Guardians of the Galaxy Episode 3 – More Than a Feeling is the shortest episode in the series so far. While the length of the episode help addresses some of the pacing issues I had with Tangled up in Blue and Under Pressure, it is not without its flaws. Majority of the episode felt like a set-up for the big action set piece at the end. This isn’t to say that the first and second act were without their moments as these is where we explore the history between Gamora and her sister while building upon the on-going tension surrounding the Guardians.
Platform Played: PC
Platforms Available: PS4, Xbox One, PC
Developer: Telltale Games
Publisher: Telltale Games
Release Date: August 22, 2017
Price: USD $24.99 / Php 629.95 (Steam)
More than a Felling starts exactly where Under Pressure ended with Peter and Gamora entering the temple. Here they each have another vision. Peter’s vision continues to explore his relationship with his mother while Gamora’s explores her early relationship with her sister Nebula and her adoptive father, Thanos. Soon after, both guardians break free of the visions and the story moves forward.
Very early in the episode, we are introduced to Mantis, an empath who is tasked to be the guardian of the Eternity Forge. Why she was chosen as the Forge’s protector is beyond me. They might have explained it and I missed it but it felt mostly like a way to force the character into the story. Granted I am not really familiar with the character outside of the movies and this might have been canon in one version of the comics but it still felt forced to me. This is not to say that the character had no place in the episode. This series aims to explore the guardians and their relationship with each other and Mantis’s powers is a great way to do that.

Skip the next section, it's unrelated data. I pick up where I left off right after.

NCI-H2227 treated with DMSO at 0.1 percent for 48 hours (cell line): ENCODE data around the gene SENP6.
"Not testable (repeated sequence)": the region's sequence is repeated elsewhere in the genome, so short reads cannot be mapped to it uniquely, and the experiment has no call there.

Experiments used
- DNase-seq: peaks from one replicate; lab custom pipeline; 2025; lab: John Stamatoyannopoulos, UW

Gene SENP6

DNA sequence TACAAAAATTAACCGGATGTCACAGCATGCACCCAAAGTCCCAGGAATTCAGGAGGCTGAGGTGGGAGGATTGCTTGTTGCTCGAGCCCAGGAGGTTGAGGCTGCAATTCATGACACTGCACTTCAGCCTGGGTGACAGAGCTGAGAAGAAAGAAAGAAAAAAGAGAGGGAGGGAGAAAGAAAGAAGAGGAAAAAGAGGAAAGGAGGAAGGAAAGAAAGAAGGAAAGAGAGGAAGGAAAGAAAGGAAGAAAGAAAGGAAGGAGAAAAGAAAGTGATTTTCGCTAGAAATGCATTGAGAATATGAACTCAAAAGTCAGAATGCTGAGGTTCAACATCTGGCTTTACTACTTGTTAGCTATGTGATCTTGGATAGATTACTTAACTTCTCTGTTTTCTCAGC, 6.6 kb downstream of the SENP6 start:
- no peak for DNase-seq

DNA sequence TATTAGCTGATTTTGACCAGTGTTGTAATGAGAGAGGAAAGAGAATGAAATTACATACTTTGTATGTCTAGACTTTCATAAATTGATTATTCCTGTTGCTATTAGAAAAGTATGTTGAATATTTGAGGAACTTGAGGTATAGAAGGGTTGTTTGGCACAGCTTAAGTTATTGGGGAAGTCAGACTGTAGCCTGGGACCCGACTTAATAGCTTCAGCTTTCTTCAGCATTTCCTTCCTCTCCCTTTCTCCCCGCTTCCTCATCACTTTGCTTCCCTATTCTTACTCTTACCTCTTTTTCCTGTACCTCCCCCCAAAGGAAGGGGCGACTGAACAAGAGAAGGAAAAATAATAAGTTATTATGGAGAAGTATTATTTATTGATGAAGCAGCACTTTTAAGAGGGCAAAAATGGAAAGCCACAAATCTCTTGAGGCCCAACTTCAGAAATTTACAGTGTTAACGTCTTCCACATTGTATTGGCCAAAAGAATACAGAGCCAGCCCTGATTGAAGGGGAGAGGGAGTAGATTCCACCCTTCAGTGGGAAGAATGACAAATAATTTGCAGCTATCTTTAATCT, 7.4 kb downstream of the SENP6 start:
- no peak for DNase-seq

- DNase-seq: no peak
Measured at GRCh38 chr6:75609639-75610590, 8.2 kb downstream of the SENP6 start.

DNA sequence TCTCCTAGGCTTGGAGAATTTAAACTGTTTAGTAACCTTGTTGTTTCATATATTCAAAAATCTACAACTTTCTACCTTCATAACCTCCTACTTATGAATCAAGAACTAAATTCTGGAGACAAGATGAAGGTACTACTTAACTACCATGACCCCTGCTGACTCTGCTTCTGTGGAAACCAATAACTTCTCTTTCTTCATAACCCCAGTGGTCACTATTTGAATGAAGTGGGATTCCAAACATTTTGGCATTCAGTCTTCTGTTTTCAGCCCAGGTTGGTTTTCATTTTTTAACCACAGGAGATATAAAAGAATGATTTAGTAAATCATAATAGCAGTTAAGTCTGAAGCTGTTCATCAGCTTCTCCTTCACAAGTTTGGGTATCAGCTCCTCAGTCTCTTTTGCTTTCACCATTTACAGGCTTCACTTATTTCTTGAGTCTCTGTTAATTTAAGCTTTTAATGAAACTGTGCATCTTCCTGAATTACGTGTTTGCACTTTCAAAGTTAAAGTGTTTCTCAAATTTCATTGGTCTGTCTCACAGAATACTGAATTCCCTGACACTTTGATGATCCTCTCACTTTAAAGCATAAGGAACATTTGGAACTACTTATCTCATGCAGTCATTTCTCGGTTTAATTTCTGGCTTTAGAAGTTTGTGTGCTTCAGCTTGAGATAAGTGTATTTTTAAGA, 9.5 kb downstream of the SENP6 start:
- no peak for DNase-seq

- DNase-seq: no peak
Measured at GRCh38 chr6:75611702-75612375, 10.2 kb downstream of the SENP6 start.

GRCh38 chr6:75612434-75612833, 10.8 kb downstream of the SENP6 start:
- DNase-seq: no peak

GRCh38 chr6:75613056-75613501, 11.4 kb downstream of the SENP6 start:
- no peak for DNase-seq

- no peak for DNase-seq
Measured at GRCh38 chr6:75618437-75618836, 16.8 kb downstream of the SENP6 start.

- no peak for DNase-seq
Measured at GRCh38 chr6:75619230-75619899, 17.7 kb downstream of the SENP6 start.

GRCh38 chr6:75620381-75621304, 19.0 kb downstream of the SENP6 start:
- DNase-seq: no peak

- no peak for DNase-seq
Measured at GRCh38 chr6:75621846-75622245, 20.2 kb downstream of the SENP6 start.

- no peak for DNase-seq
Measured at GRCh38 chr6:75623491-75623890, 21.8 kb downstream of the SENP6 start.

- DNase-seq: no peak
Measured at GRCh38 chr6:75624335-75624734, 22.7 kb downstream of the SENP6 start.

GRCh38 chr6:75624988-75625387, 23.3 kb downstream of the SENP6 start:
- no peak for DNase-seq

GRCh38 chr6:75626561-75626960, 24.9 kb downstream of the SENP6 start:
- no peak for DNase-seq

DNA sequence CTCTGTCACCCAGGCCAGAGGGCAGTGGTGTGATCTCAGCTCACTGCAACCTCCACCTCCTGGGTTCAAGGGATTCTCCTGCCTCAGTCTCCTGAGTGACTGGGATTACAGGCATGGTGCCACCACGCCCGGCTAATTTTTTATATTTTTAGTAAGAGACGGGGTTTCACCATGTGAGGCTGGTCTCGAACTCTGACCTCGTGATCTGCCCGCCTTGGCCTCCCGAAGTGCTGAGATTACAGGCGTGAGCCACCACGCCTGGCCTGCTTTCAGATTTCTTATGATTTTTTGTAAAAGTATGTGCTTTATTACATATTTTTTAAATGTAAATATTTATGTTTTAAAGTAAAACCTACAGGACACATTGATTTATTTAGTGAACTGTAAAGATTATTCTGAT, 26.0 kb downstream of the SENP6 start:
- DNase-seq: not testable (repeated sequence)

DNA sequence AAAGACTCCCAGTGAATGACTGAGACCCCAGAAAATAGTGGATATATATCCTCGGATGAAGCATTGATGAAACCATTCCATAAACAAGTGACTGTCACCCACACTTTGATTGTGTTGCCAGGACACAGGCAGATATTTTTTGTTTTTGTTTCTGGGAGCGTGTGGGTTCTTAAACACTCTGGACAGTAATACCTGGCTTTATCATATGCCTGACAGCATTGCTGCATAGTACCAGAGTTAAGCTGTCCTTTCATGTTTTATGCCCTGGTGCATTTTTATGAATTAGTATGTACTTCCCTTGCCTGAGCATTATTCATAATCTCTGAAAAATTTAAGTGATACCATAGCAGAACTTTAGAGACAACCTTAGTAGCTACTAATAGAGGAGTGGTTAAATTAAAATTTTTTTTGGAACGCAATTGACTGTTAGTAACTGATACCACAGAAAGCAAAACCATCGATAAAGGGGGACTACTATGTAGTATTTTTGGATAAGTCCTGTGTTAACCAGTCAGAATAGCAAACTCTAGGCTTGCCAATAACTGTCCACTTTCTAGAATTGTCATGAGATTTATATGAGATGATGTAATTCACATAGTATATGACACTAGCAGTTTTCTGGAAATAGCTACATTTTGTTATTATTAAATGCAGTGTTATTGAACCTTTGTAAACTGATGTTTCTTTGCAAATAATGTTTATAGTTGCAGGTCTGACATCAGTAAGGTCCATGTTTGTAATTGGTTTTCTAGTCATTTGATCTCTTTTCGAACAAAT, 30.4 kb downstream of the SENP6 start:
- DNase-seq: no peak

With her help, the Guardians learned that Groot is not really a fan of Rocket. Rocket often uses the fact that he is the only one who understands Groot to his favor, sometimes changing the statement to benefit him. This was one of the character highlights of the episode to me. We, thanks to the Guardians of the Galaxy movies in the MCU, always see Groot and Rocket as best friends. This puts a wrench into their dynamic and makes us question every time Groot allegedly sided with Rocket.
Another highlight of the episode is the use of the “Unreliable Narrator” trope. This storytelling device was used to perfection in TellTales’ Tales from the Borderlands and it was refreshing to see it here. A major source of conflict for Gamora and Nebula was an incident related to a Kree General by the name of Tar-Voll. Stuff happened that made one hate the other but as the trope dictates, their truth isn’t the whole truth. Only through understanding, both sides of the story were they able to put their differences aside.
I took issue with how friendly Gamora and Nebula were too each other after they talked. To be fair, it was a simple solution for a problem that was blown way out of proportion but with the history between the sisters being as chaotic as it is, fixing this is no easy feat. It took great effort and a mediator in the form of Peter Quill to get them to understand. This is why I did not buy the drastic 180 in character interaction between the two. Sure, the misunderstanding was settled but there is still so much history there. A little more hesitation and reluctance would have made their reconciliation more believable.
It isn’t a TellTale game without some big decision to be made and for More than a Feeling, this is to decide the fate of the Eternity Forge. Do you destroy it preventing other people from using the Forge for evil or do you unlock its full potential for the benefit of your crew with Gamora and Groot wanting to destroy the forge and Drax and Rocket wanting to empower it? While Drax’s motivation for empowering the forge is well established through the previous episodes, Rocket’s wasn’t. At the very least, my version of Rocket wasn’t. His want to use the forge completely destroys any character growth he had in the previous episode and throws it out the window.
Episode 3, for the most part, felt like a filler episode. Most of the episode was spent on getting to know more of the Guardians, especially Gamora, and any main plot was relegated to the end only to have it feel like a set-up for future conflicts. For those of you looking for big QTE fight scenes and heavy moral decisions, this episode is not for you. This episode focuses more on character and this is something I enjoy very well.